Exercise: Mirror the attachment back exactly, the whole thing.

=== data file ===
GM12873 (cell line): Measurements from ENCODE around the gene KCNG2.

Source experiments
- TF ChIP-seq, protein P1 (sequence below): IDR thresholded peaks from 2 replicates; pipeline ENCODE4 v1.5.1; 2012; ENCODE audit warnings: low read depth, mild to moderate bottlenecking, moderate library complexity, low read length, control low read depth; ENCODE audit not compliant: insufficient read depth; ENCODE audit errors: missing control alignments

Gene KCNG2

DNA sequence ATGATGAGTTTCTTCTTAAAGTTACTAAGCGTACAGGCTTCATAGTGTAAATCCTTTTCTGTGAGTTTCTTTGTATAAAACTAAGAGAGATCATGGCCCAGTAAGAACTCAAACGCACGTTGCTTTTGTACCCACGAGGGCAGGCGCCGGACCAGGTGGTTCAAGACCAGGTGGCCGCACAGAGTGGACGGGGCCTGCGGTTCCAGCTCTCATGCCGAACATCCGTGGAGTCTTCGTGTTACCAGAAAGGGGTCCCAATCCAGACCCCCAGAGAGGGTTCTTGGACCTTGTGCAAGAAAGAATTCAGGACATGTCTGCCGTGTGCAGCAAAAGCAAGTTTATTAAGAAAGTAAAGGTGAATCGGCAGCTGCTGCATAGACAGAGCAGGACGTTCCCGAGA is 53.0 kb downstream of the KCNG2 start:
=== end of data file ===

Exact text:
GM12873 (cell line): Measurements from ENCODE around the gene KCNG2.

Source experiments
- TF ChIP-seq, protein P1 (sequence below): IDR thresholded peaks from 2 replicates; pipeline ENCODE4 v1.5.1; 2012; ENCODE audit warnings: low read depth, mild to moderate bottlenecking, moderate library complexity, low read length, control low read depth; ENCODE audit not compliant: insufficient read depth; ENCODE audit errors: missing control alignments

Gene KCNG2

DNA sequence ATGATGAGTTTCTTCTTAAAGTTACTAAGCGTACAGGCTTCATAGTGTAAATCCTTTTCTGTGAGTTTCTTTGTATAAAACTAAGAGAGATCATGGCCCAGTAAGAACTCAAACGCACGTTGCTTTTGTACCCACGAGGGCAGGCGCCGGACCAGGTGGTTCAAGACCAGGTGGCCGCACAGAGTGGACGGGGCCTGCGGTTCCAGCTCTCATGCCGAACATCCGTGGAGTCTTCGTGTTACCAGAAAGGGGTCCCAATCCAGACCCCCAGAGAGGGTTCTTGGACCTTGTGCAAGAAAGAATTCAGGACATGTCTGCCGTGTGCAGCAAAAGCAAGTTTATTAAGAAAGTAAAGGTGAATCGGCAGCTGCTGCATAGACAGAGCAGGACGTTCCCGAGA is 53.0 kb downstream of the KCNG2 start: